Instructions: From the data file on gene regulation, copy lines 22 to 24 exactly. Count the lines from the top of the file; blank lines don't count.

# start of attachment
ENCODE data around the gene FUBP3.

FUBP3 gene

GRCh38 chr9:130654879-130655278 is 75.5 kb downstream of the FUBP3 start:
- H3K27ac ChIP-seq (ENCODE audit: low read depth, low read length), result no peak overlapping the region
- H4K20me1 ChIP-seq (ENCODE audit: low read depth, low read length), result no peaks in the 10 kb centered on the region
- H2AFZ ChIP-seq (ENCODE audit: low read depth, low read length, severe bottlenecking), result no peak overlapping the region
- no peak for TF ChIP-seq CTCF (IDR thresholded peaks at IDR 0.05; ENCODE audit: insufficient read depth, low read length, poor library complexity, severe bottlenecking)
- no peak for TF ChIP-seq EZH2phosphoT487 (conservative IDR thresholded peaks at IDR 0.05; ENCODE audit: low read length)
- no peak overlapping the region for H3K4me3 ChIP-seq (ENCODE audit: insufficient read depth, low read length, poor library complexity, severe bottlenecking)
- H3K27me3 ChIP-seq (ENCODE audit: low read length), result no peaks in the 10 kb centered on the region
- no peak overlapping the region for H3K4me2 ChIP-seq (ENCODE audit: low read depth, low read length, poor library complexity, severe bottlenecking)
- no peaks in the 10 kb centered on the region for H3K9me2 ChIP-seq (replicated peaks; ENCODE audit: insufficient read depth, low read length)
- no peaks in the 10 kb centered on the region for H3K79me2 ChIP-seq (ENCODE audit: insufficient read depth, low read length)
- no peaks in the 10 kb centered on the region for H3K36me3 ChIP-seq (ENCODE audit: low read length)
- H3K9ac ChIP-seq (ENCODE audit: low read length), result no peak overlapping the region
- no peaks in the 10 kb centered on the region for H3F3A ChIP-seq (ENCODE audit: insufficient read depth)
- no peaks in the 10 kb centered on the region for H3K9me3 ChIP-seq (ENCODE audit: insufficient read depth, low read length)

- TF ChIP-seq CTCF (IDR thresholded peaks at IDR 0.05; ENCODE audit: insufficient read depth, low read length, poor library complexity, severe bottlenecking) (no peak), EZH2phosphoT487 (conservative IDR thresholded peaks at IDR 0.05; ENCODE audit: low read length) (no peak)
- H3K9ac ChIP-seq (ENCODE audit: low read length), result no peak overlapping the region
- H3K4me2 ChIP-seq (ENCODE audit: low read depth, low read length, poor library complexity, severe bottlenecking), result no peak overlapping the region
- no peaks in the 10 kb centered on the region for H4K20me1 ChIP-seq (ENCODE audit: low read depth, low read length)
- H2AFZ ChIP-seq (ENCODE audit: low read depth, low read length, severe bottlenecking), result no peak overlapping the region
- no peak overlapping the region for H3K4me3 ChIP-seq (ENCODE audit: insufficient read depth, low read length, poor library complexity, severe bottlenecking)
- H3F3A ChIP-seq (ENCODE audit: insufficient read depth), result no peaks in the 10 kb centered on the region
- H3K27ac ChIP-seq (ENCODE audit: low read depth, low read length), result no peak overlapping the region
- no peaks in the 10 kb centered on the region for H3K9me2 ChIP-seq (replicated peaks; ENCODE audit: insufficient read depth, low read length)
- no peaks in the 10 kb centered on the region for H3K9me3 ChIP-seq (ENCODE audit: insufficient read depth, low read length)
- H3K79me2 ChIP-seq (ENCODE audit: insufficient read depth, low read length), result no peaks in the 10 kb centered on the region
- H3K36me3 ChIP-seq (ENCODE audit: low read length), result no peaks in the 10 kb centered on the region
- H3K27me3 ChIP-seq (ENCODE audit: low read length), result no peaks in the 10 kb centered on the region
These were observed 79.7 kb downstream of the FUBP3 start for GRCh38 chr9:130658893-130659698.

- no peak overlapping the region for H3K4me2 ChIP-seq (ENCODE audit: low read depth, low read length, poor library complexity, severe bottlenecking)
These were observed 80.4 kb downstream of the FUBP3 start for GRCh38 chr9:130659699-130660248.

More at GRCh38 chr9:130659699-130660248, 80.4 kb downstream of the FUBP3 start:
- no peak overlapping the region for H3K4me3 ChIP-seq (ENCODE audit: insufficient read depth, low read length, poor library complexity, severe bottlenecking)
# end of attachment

- H2AFZ ChIP-seq (ENCODE audit: low read depth, low read length, severe bottlenecking), result no peak overlapping the region
- no peak overlapping the region for H3K4me3 ChIP-seq (ENCODE audit: insufficient read depth, low read length, poor library complexity, severe bottlenecking)
- H3F3A ChIP-seq (ENCODE audit: insufficient read depth), result no peaks in the 10 kb centered on the region